The Royal College of Veterinary Surgeons (RCVS) recently commissioned a study to counter the arguments against new vet schools opening to show that the employment situation in the profession is still good.
I have no argument with what it found: that most, if not all vets looking for jobs are employed very quickly.
At the moment.
My concern, expressed in these pages a while ago, is that over the next 10 to 20 years (with one more university confirmed and two more rumoured) things will get worse – not just in finding jobs, but in the conditions those jobs come with (remuneration, support, job security). Remember, it is an oft-quoted statistic that pet ownership in this country is slowly contracting.
The value in the RCVS survey is more being able to compare future results with this year’s results, but the only help it will be is to say: “I told you so.”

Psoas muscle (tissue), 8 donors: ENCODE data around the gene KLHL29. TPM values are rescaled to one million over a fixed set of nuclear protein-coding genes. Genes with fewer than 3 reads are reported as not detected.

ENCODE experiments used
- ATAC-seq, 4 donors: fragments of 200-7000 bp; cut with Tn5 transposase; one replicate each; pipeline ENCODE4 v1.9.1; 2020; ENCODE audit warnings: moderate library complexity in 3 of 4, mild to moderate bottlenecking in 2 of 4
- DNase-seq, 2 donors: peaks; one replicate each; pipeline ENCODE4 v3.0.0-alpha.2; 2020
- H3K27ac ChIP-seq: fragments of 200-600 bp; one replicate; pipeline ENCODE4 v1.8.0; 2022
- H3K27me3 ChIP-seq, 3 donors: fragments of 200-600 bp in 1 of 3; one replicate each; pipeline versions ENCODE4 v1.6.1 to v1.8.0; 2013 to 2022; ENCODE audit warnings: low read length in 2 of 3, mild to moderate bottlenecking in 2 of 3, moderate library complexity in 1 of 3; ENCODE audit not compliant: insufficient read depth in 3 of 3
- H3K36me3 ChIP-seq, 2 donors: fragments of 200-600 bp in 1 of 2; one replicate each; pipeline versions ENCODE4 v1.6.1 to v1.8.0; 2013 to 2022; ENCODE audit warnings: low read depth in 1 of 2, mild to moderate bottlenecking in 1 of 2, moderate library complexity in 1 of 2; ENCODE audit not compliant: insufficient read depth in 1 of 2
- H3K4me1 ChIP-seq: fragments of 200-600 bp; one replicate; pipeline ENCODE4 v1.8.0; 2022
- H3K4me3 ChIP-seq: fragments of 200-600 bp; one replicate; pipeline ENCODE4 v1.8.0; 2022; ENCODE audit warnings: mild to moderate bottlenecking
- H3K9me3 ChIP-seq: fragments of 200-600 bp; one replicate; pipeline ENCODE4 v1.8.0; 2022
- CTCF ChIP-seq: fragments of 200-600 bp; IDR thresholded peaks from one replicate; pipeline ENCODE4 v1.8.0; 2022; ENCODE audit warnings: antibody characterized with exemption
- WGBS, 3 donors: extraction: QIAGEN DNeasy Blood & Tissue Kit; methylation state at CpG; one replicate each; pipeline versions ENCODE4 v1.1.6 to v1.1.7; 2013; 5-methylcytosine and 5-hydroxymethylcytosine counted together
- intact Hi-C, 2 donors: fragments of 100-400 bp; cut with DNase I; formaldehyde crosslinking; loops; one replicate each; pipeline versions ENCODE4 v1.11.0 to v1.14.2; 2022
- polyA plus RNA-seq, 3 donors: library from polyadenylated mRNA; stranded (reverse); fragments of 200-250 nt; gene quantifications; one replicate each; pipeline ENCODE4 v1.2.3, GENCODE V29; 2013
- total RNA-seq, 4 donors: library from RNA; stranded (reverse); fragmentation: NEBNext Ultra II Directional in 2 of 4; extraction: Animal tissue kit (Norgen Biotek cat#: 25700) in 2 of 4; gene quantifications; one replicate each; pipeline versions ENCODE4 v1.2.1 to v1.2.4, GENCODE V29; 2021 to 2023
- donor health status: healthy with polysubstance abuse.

I do hope I am wrong.
The RCVS also found that turnover within the first three months of a graduate’s first job is increasing.
As a profession our treatment of colleagues is variable, to say the least. Many practices are very good, understanding, supportive environments, but my own experiences were pretty bad; as a naïve young vet I believed that all employers were decent people. With hard experience of being let down (my own feeling is that I was conned, lied-to, and not supported at all by two of my first practices) I became a lot more discerning and a little more cynical.
I must say I find the subject of nursing wages depressing as well. Our nurses do a hard, dangerous, back-breaking job, vital to us being able to do our jobs too – and when you consider what they do, their remuneration, and conditions, as well as the poor prospects for development and advancing, it’s no surprise that there are very few veterinary nurses who stick to the job for a lifetime career.
I don’t have the answers, but you don’t need surveys to tell you there’s a problem there.